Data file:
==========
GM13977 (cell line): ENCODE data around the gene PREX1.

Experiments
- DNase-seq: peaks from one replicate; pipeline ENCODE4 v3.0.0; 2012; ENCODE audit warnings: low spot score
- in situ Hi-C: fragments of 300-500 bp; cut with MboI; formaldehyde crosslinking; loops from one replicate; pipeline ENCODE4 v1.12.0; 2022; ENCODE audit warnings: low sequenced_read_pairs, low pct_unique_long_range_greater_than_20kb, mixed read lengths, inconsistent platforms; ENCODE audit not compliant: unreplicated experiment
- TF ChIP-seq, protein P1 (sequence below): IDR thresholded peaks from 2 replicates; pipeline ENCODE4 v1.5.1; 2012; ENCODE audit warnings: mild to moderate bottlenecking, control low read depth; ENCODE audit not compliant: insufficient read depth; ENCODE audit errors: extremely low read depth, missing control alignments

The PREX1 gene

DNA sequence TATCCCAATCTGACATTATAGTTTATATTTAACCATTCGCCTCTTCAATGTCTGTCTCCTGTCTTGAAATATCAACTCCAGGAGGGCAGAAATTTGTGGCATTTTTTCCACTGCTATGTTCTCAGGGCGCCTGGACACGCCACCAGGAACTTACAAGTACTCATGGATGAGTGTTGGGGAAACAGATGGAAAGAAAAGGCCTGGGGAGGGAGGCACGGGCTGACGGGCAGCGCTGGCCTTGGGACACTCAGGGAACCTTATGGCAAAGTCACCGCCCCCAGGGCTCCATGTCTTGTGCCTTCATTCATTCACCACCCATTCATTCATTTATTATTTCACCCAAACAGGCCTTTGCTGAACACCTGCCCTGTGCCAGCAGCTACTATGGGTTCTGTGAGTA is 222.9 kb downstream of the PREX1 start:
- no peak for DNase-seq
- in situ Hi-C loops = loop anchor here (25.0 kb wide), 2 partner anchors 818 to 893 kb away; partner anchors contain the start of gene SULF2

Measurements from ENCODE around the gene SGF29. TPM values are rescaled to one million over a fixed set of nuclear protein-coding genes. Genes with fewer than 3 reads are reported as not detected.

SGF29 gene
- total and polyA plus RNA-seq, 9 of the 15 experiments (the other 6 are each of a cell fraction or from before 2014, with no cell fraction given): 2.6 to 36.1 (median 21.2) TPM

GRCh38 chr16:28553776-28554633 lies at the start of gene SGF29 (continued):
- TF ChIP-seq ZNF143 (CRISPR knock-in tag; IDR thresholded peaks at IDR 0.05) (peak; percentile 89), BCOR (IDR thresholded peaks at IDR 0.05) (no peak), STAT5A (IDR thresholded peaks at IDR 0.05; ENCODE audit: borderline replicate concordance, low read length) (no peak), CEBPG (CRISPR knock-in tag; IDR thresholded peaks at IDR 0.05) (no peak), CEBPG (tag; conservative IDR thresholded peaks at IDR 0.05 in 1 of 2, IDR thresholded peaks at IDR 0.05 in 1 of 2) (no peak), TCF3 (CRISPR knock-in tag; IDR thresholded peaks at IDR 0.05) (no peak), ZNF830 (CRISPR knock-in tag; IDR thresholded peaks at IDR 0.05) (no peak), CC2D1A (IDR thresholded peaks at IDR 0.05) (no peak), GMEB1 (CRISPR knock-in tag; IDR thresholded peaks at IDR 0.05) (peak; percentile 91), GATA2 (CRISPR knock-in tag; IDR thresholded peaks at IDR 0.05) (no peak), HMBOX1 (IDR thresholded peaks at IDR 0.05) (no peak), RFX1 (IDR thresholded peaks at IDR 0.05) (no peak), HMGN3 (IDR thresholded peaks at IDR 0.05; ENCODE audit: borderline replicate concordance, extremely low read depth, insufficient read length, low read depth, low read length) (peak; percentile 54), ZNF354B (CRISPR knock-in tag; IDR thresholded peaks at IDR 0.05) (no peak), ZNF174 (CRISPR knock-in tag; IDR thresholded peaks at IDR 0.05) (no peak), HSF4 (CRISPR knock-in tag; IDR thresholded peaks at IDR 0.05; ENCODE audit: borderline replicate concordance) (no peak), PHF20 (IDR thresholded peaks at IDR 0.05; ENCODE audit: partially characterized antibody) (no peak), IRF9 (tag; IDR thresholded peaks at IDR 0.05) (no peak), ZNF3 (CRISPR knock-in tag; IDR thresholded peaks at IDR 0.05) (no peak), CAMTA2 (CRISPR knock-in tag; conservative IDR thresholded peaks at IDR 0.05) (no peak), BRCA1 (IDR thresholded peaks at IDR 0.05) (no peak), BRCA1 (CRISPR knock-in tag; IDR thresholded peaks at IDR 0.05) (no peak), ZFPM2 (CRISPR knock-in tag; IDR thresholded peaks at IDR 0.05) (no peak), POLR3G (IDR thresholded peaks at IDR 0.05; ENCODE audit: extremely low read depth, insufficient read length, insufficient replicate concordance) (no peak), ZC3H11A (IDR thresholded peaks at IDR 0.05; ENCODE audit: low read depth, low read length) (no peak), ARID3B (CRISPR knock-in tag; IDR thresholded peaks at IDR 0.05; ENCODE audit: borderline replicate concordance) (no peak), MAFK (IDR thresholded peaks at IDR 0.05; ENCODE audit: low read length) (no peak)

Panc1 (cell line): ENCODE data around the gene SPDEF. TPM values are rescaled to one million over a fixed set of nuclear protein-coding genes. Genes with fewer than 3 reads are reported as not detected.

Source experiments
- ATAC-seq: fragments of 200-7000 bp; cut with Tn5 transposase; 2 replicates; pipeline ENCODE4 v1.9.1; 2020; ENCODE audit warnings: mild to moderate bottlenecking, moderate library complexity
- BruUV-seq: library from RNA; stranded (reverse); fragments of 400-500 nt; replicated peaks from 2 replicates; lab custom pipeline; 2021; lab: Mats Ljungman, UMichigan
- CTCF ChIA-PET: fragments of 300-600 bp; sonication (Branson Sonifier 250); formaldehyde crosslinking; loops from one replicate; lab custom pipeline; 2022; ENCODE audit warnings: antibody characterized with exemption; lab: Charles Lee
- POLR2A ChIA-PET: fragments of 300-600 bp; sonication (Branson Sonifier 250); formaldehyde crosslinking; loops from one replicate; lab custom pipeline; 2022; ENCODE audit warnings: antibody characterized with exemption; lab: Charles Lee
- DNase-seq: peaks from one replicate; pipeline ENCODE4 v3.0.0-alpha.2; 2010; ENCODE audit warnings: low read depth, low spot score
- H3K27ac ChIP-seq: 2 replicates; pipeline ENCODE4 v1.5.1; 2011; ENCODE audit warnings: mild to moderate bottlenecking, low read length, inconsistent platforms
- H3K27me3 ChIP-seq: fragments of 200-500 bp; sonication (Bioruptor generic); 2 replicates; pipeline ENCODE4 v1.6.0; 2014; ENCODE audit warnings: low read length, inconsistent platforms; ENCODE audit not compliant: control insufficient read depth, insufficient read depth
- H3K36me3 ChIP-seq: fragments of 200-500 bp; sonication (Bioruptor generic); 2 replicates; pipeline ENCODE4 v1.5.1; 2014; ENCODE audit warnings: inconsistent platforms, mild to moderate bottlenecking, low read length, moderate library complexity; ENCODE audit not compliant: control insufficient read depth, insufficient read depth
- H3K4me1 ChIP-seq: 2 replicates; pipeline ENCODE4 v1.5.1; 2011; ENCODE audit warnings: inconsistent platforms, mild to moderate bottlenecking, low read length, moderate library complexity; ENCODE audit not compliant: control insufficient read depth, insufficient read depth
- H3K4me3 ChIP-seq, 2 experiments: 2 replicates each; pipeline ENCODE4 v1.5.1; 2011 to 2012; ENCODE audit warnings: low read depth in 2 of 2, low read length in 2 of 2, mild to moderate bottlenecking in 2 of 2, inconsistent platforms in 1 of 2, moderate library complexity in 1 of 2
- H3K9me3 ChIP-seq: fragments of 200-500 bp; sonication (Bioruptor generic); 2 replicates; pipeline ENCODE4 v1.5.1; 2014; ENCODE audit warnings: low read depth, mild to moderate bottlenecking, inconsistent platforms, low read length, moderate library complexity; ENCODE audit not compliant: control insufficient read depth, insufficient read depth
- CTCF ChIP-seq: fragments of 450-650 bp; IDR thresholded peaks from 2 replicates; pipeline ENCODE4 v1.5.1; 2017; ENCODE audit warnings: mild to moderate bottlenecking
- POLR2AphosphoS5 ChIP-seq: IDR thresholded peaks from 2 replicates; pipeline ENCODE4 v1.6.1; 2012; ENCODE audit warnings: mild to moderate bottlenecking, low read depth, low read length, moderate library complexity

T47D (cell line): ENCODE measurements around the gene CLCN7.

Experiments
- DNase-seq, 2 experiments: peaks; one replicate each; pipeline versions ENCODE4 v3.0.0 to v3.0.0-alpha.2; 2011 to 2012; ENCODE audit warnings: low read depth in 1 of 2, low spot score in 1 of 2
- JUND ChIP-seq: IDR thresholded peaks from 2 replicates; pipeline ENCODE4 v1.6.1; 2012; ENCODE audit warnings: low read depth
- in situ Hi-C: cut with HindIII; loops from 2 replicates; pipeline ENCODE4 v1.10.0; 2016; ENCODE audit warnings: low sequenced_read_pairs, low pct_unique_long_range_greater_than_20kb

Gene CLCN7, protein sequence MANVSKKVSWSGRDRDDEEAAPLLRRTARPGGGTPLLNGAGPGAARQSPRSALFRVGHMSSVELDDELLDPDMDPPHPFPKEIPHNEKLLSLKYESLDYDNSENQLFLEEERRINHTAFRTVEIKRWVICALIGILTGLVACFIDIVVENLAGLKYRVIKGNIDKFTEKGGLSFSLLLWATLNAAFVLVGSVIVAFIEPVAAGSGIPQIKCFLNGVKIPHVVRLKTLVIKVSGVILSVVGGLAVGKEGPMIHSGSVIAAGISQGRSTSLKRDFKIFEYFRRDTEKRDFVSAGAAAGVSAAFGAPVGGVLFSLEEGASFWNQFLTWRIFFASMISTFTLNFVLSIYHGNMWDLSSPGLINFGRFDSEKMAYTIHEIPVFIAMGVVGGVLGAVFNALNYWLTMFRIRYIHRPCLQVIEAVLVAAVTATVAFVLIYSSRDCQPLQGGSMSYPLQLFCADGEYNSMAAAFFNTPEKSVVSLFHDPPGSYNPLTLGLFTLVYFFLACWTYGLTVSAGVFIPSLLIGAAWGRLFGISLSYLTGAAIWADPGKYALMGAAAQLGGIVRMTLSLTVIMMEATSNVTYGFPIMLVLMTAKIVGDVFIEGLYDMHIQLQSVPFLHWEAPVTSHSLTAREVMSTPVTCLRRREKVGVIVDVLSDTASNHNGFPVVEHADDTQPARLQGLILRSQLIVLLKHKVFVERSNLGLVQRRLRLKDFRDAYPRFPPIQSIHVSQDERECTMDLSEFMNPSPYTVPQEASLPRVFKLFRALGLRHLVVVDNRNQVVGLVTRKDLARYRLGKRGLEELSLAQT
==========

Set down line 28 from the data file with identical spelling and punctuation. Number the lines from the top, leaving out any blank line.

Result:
- CTCF ChIP-seq: fragments of 450-650 bp; IDR thresholded peaks from 2 replicates; pipeline ENCODE4 v1.5.1; 2017; ENCODE audit warnings: mild to moderate bottlenecking